Assistant professor receives highly competitive national fellowship

February 29, 2012

photo of Cord Whitaker
Cord Whitaker, assistant professor of English, has been awarded the Woodrow Wilson National Fellowship Foundation/Andrew W. Mellon Foundation Career Enhancement Fellowship for Junior Faculty. Only twenty fellowships are awarded each year nationally. The award supports promising research from young scholars who are committed to eradicating racial disparities, in core fields in the arts and sciences.

During the full-year fellowship, Prof. Whitaker will work on his book project Black Metaphors: Race, Religion, and Rhetoric in Late Medieval English Literature. The book argues that in the late Middle Ages “race thinking”—the notion that differences in physical appearance indicate religious identity and the comparative value of human groups—emerges from late medieval theology that challenges exactly that presumption. The book also posits that late medieval texts present black people as rhetorical and literary vehicles for dealing with anxieties about the ability of Christian conversion to efface differences such as those between Christians and Jews, Christians and Muslims, and even differences between Christians in the West and those in the East. Black Metaphors shows that attention to the medieval literary nexus of rhetoric with blackness and whiteness should play a major role in how we understand the history of race.

Prof. Whitaker’s activities will involve sustained periods of writing punctuated by work with medieval manuscripts of classical rhetorical works as well as medieval romances. Research visits will include trips to the Folger Library in Washington, DC, the Morgan Library & Museum in New York City, and the Huntington Library in California as well as return trips to several libraries in the UK.

UNH student wins national scholarship to study in Russia

February 24, 2012
Republic of Bashkortostan

Ufa is located in the Russian Republic of Bashkortostan

Senior Joshua Swanson from Hudson, NH, was awarded full funding from the U.S. Department of State to study in Russia in the summer of 2012 as part of the Critical Language Scholarship Program. This highly competitive program is part of a U.S. effort to expand the number of Americans studying and mastering critical foreign languages. A double major in Linguistics and Russian, Joshua hopes to study in Ufa, Russia.

English faculty member will spend a year in DC on National Endowment for the Humanities fellowship

February 21, 2012

Dennis Britton
Dennis Britton, assistant professor of English, has been awarded a year-long National Endowment for the Humanities Fellowship at the Folger Shakespeare Library in Washington, DC. The fellowship will allow him to complete research and make final revisions to his current book project, “Becoming Christian: Race, Reformation, and Early Modern English Romance.” The fellowship will take place during the 2012-13 academic year.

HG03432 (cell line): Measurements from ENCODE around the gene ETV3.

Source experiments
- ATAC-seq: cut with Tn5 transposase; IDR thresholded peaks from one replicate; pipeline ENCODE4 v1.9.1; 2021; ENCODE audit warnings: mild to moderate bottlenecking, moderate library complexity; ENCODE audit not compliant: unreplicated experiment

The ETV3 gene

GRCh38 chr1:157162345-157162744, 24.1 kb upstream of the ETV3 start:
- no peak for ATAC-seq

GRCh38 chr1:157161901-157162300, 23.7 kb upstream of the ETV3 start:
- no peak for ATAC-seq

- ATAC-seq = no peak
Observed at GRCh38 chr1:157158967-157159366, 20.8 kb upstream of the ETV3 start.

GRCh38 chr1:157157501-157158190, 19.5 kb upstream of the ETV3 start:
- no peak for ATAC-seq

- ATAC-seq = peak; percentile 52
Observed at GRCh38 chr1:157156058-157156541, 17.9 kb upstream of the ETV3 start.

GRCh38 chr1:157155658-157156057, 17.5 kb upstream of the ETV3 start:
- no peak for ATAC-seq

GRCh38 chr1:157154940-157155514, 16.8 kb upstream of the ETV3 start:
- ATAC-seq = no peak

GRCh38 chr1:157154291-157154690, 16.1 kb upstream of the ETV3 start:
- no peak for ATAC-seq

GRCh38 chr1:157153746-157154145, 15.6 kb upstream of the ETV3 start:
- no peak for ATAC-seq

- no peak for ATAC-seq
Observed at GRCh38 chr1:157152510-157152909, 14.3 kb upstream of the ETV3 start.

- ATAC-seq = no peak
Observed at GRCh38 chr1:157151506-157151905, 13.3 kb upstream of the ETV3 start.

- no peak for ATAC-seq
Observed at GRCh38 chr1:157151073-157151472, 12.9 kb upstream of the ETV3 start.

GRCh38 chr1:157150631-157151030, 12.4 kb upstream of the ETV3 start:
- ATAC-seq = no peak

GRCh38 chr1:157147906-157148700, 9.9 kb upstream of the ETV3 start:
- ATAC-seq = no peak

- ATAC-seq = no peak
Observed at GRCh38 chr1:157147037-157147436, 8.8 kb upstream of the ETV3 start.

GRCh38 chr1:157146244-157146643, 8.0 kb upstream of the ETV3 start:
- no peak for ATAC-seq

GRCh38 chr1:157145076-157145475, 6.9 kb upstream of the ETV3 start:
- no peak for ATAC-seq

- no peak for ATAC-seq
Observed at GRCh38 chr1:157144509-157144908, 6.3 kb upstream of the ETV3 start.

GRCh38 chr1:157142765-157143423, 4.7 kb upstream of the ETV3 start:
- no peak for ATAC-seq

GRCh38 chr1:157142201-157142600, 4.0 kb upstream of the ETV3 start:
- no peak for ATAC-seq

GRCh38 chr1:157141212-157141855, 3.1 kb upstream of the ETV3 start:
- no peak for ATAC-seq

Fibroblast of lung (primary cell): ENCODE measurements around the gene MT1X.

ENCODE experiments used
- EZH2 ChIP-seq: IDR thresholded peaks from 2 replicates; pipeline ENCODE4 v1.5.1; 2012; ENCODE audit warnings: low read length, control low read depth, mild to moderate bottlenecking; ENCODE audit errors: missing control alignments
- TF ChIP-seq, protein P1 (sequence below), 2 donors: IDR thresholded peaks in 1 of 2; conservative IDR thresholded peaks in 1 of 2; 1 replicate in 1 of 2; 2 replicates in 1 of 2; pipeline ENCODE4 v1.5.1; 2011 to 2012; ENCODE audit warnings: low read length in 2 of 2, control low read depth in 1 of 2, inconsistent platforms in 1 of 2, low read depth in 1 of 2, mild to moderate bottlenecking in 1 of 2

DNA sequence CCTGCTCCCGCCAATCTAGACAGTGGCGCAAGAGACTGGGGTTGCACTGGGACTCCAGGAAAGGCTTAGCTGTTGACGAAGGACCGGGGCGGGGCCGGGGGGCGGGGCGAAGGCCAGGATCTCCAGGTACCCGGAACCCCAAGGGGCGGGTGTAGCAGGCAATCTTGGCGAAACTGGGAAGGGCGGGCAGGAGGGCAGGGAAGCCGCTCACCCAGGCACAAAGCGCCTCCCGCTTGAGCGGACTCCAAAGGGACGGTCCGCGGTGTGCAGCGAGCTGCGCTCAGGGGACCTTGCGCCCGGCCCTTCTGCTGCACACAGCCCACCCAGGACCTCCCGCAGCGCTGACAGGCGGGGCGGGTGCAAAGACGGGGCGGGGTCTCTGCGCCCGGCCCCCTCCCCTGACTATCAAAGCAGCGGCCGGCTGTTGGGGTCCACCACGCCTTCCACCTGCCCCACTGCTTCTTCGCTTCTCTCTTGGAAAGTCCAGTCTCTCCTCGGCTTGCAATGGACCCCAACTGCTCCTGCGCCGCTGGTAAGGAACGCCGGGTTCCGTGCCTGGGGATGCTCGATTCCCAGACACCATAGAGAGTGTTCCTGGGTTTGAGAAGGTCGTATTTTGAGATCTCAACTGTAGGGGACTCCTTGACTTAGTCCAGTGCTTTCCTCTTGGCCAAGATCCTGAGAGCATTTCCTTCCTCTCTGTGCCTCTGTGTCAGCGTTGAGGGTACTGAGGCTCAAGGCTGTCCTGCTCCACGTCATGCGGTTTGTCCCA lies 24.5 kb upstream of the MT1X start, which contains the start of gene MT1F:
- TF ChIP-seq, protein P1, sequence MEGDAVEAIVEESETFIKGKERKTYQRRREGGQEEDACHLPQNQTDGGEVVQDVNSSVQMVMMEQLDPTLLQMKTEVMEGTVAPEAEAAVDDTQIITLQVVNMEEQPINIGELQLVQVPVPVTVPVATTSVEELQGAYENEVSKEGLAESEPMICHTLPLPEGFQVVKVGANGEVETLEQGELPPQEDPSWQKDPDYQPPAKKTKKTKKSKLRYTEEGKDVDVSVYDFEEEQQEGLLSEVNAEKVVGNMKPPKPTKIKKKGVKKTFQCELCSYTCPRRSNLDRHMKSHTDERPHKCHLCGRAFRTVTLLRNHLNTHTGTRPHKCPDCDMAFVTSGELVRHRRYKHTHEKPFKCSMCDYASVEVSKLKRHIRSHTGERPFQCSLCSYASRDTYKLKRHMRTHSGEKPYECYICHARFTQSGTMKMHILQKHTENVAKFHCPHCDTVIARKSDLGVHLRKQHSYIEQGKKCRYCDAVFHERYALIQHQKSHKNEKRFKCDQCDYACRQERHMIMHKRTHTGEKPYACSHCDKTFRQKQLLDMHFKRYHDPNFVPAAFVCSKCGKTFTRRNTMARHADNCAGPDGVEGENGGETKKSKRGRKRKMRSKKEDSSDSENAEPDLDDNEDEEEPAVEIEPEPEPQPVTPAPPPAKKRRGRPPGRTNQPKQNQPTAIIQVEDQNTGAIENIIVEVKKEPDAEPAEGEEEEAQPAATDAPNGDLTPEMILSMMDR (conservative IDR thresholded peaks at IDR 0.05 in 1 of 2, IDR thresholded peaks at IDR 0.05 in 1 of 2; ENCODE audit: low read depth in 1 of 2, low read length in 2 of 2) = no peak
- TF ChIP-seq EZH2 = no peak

Britton’s monograph is the first to explore the role of race in the Church of England’s baptismal theology and literary representations of “infidels”—specifically Jews, Turks, and Moors—converting to Christianity in early modern English romance. Catholic romances emphasized baptism’s magical power to transform infidels into faithful Christians. However, theologians within the Church of England denied the miraculous power of baptism, even debating whether or not it was necessary for salvation. In fact, many English theologians asserted that salvation could be assured by one’s race and lineage. Britton contends that baptismal theology and emerging concepts of race provide a not-yet-recognized context for understanding why works such as Edmund Spenser’s The Faerie Queene and William Shakespeare’s Merchant of Venice and Othello transform and, at times, explicitly reject the infidel conversion motif.

The Folger Shakespeare Library is home to the world’s largest and finest collection of Shakespeare materials and to major collections of other rare Renaissance books, manuscripts, and works of art.

Bestiary for the five fingers of my right hand: new UNH composition features poetry of Charles Simic

February 17, 2012

right hand

The annual UNH faculty composers concert takes place tonight at 8:00 p.m. in the Bratton Recital Hall of the Paul Creative Arts Center. Several UNH faculty will be presenting their works, including Michael Annicchiarico, Peter Urquhart, Lori Dobbins, Ryan Vigil, and Rob Haskins with Dionisis Boukouvalas.